Candide: Notes

Candide: Notes

Candide: Notes

Candide: Notes


The original CliffsNotes study guides offer expert commentary on major themes, plots, characters, literary devices, and historical background.


  • Life and Background of the Author
  • Critical Commentaries
  • Critical Essays
  • Essay Topics and Review Questions
  • Selected Bibliography

  • Excerpt

    The story begins in Westphalia at the castle of the high and mighty Baron of Thunder-ten-tronckh, his three-hundred-fifty-pound wife, their beautiful young daughter Cunégonde, and an unnamed son. Living happily at the castle is Candide, whose name points to his character--that of one who is simple of mind and (adds Voltaire ironically) sound of judgement. Prominent in the baron’s menage is the tutor, Doctor Pangloss, a man revered as a profound and learned philosopher, Pangloss firmly believed and taught that everything in the world was necessarily for the best end: it was all a matter of recognizing the sufficient reason and accepting the logic of cause and effect. Thus, for him and his disciples, this is indeed “the best of all possible worlds.” If Candide had had his wish, he would have first chosen to be the powerful baron, second the lovely Cunégonde, and third the wise Pangloss.

    The significant incident in this first chapter involves Pangloss’ illicit relations with a still unnamed chambermaid. Cunégonde herself witnessed with great interest the act, which took place in a little wood on her father’s estate. So intrigued was she with this lesson in “experimental physics” and the demonstration of sufficient reason involving cause and effect that she was determined to experiment herself with the cooperation of Candide. The opportunity presented itself when the two found themselves behind a screen, but the baron discovered them. Cunégonde received a slap on the face, but poor Candide was literally kicked out of the castle. He was now an exile from his best of all possible worlds in Westphalia.


    It has been held that the pompous Baron of Thunder-ten-tronckh is one of the representations of Frederick the Great, with whom Voltaire had such close relations for so long a time. Later, as we shall see, it is the baron’s son who appears to be identified as the Prussian ruler. Here the original identification is justified in view of the fact that the son is said to be very much like his father. The latter is depicted as one who is inordinately vain and all-powerful. He is always addressed as “My Lord”; all those who serve him laugh appreciably at his stories.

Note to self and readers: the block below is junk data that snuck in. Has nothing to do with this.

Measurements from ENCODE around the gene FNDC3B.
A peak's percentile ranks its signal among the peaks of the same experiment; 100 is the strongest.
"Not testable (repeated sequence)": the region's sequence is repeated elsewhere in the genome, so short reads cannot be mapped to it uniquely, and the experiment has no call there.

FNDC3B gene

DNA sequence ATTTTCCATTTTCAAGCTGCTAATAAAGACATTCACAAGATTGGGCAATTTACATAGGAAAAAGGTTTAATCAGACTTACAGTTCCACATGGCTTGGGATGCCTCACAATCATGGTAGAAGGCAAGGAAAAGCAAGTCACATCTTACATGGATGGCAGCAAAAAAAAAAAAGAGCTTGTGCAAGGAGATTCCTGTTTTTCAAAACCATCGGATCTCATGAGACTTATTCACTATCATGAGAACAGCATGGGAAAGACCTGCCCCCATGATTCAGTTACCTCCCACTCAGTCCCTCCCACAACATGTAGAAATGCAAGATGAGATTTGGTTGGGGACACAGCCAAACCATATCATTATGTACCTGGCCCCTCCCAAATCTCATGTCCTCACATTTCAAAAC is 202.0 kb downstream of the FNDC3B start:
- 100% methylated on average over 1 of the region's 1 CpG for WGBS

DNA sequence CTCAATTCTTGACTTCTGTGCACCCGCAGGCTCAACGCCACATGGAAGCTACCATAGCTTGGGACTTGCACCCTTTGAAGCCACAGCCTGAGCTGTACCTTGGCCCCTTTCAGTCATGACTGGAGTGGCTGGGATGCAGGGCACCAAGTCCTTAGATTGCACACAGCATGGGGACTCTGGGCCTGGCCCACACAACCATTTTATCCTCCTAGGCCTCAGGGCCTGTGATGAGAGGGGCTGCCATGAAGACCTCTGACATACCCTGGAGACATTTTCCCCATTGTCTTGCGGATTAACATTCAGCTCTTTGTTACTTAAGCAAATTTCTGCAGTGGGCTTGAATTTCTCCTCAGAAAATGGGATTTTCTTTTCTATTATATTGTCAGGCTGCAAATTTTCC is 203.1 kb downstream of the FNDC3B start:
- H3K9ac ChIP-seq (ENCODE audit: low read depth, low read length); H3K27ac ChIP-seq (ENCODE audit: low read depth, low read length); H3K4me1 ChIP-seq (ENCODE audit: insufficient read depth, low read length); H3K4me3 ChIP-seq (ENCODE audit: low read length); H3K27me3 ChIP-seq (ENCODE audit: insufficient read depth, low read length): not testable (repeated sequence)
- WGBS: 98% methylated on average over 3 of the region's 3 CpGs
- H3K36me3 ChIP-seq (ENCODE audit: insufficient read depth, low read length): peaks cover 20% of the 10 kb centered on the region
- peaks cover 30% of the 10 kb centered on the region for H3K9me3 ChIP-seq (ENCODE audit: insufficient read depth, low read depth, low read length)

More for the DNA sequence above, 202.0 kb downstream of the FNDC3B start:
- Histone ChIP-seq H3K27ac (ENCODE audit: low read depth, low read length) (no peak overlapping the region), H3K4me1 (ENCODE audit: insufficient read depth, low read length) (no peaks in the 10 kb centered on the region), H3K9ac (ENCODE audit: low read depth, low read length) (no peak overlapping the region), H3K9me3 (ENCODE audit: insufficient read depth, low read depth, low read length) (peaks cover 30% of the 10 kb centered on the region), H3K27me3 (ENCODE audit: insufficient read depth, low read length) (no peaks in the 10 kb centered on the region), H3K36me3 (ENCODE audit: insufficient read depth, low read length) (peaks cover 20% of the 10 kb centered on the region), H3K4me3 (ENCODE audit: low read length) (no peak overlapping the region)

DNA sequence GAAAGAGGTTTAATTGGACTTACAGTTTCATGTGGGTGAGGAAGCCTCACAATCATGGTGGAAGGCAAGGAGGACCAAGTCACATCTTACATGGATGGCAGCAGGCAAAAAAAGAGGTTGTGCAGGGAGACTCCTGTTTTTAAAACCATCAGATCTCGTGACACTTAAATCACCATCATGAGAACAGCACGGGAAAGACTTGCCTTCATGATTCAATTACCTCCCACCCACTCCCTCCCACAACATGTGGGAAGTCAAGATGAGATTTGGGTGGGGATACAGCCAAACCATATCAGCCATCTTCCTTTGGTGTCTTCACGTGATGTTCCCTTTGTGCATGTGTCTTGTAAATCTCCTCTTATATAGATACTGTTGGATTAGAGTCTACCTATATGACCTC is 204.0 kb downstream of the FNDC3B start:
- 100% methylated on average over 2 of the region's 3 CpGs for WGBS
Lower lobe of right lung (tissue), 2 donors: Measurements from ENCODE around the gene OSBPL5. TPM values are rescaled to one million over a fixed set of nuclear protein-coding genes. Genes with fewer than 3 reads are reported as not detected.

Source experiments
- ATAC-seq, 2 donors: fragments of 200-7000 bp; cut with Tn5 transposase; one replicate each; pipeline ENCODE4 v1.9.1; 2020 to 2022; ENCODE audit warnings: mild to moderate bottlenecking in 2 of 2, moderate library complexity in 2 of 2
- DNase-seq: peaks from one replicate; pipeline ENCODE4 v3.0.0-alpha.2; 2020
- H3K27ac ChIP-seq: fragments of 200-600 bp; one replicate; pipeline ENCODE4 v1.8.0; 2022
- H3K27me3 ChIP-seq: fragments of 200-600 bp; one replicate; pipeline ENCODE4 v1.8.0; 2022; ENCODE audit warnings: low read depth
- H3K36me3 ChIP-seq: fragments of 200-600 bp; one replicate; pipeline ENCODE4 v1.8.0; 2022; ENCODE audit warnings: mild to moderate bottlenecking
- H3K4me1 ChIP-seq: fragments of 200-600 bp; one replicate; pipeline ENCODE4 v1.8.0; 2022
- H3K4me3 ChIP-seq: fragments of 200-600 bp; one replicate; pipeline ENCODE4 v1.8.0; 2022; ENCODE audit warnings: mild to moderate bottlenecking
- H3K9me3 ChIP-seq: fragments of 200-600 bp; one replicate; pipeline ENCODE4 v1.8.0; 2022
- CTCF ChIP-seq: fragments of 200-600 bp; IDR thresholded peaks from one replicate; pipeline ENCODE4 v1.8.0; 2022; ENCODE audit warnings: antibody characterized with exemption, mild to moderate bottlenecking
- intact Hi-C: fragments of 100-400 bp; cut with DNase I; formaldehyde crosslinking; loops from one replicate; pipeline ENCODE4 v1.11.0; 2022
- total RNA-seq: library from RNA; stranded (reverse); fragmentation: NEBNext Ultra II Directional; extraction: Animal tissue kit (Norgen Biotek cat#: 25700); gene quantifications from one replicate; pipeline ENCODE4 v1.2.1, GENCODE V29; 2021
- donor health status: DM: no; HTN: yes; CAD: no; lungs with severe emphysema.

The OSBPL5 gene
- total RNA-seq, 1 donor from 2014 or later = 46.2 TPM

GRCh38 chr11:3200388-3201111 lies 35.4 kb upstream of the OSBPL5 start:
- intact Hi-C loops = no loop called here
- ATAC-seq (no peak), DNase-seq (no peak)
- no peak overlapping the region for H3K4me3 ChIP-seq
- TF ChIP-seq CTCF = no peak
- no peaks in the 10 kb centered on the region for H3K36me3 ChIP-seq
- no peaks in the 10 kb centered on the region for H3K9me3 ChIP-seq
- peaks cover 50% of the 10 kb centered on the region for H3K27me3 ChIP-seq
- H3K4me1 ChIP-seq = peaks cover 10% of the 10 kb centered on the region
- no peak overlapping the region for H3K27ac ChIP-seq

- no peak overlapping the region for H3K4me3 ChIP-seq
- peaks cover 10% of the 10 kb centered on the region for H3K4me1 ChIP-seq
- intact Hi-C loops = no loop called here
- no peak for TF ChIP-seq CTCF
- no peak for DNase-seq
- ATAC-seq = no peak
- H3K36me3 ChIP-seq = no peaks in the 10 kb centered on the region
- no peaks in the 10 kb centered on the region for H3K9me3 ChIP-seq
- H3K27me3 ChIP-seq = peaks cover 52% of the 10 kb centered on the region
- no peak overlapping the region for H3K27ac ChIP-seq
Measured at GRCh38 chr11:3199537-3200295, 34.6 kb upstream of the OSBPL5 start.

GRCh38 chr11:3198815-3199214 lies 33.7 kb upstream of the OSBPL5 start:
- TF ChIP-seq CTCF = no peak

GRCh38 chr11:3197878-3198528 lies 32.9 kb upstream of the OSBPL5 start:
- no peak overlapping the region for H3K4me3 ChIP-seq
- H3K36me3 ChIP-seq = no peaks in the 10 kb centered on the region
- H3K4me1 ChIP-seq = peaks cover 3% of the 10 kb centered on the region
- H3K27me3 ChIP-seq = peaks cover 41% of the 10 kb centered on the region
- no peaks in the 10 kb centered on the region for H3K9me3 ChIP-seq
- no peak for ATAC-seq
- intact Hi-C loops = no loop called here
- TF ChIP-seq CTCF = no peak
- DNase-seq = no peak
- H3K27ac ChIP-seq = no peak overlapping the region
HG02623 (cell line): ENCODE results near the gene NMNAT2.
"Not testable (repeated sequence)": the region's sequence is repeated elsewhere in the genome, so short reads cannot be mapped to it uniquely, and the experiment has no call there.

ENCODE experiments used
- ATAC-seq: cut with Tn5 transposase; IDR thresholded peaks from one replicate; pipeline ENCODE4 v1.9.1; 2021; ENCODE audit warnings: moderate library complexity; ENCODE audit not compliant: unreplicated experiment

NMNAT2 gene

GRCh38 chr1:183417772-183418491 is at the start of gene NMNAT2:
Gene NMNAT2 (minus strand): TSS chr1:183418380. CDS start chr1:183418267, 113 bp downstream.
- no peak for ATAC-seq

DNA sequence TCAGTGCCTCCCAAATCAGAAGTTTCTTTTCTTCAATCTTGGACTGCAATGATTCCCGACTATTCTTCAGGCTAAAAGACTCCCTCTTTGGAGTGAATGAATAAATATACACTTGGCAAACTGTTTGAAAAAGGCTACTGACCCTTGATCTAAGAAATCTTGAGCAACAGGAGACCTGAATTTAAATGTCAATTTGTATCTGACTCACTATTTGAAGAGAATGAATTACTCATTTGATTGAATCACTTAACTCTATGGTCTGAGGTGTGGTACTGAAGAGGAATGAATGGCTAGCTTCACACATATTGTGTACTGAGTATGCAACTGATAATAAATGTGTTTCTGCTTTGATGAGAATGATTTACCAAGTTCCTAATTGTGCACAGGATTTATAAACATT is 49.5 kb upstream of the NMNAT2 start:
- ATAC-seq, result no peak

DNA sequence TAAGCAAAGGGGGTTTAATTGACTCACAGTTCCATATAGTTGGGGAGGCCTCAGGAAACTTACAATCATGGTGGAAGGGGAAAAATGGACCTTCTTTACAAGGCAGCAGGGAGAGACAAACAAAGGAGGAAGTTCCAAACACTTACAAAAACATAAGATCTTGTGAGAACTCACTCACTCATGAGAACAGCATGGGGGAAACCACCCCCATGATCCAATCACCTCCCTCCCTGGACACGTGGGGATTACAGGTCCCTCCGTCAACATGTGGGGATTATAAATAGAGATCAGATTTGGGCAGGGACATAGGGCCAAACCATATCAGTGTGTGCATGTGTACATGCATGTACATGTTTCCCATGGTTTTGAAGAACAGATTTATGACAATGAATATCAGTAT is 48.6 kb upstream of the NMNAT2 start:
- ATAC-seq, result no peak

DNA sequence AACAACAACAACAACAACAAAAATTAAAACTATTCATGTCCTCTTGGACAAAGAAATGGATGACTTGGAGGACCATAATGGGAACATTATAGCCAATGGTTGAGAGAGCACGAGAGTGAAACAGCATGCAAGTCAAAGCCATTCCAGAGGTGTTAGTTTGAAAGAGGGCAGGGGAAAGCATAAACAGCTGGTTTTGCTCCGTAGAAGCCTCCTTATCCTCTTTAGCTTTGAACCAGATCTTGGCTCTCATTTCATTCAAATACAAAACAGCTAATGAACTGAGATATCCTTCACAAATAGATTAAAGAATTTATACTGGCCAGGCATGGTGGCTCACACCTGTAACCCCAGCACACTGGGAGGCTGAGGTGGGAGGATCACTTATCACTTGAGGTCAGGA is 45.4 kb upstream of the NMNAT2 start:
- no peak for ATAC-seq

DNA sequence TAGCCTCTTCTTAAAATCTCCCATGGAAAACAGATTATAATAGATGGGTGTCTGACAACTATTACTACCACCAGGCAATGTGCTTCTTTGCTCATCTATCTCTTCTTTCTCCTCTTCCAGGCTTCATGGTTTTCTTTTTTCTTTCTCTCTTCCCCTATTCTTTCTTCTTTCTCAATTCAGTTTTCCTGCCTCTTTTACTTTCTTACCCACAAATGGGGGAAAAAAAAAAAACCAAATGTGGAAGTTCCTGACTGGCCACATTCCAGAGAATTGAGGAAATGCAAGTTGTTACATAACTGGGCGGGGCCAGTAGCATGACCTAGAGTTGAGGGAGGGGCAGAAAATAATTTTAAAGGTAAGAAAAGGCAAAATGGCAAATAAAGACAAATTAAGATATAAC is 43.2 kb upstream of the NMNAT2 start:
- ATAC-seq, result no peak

Among the more ingenious theories is that Candide to some extent represents Voltaire here, as he does elsewhere in the tale from time to time. The Frenchman is said to have suspected that he was illegitimate, and he began life sufficiently optimistic and satisfied with the world. It has further been suggested that the fair Cunégonde is none other than Mme. de Châtelet herself. And it has been said that the Cunégonde-Candide affair represents the common passion of Frederick’s sister for Baron Trenck.

    The name of the oracle of the baron’s castle, Pangloss, derives from the Greek and means “all tongues.” It may be added that nigology, part of the title of Pangloss’ impressive subject matter, may very well derive from the French nigaud, which means “booby.” Thus Voltaire’s mockery and satire make an early appearance in Candide. It is surely going too far to say that Pangloss is a caricature of Gottfried Wilhelm Leibnitz, the great German philosopher and mathematician, for whom Voltaire had expressed admiration . . .

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